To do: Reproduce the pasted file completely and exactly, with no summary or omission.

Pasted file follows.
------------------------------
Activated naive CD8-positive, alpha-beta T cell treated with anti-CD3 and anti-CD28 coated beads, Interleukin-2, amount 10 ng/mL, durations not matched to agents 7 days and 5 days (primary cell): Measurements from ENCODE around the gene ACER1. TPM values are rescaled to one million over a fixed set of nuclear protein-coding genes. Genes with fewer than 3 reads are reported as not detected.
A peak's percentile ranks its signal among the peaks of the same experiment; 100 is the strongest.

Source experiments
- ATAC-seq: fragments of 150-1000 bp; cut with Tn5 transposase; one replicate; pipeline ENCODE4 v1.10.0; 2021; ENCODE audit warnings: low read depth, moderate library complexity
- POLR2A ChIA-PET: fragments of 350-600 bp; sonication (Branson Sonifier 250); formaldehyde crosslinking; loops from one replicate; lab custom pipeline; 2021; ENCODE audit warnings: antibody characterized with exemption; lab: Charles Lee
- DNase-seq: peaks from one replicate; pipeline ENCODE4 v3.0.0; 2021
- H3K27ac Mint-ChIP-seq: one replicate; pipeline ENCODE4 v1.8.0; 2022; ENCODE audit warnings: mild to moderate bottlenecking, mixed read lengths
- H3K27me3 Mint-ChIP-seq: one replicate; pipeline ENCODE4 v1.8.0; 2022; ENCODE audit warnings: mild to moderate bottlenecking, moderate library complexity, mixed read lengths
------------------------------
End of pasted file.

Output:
Activated naive CD8-positive, alpha-beta T cell treated with anti-CD3 and anti-CD28 coated beads, Interleukin-2, amount 10 ng/mL, durations not matched to agents 7 days and 5 days (primary cell): Measurements from ENCODE around the gene ACER1. TPM values are rescaled to one million over a fixed set of nuclear protein-coding genes. Genes with fewer than 3 reads are reported as not detected.
A peak's percentile ranks its signal among the peaks of the same experiment; 100 is the strongest.

Source experiments
- ATAC-seq: fragments of 150-1000 bp; cut with Tn5 transposase; one replicate; pipeline ENCODE4 v1.10.0; 2021; ENCODE audit warnings: low read depth, moderate library complexity
- POLR2A ChIA-PET: fragments of 350-600 bp; sonication (Branson Sonifier 250); formaldehyde crosslinking; loops from one replicate; lab custom pipeline; 2021; ENCODE audit warnings: antibody characterized with exemption; lab: Charles Lee
- DNase-seq: peaks from one replicate; pipeline ENCODE4 v3.0.0; 2021
- H3K27ac Mint-ChIP-seq: one replicate; pipeline ENCODE4 v1.8.0; 2022; ENCODE audit warnings: mild to moderate bottlenecking, mixed read lengths
- H3K27me3 Mint-ChIP-seq: one replicate; pipeline ENCODE4 v1.8.0; 2022; ENCODE audit warnings: mild to moderate bottlenecking, moderate library complexity, mixed read lengths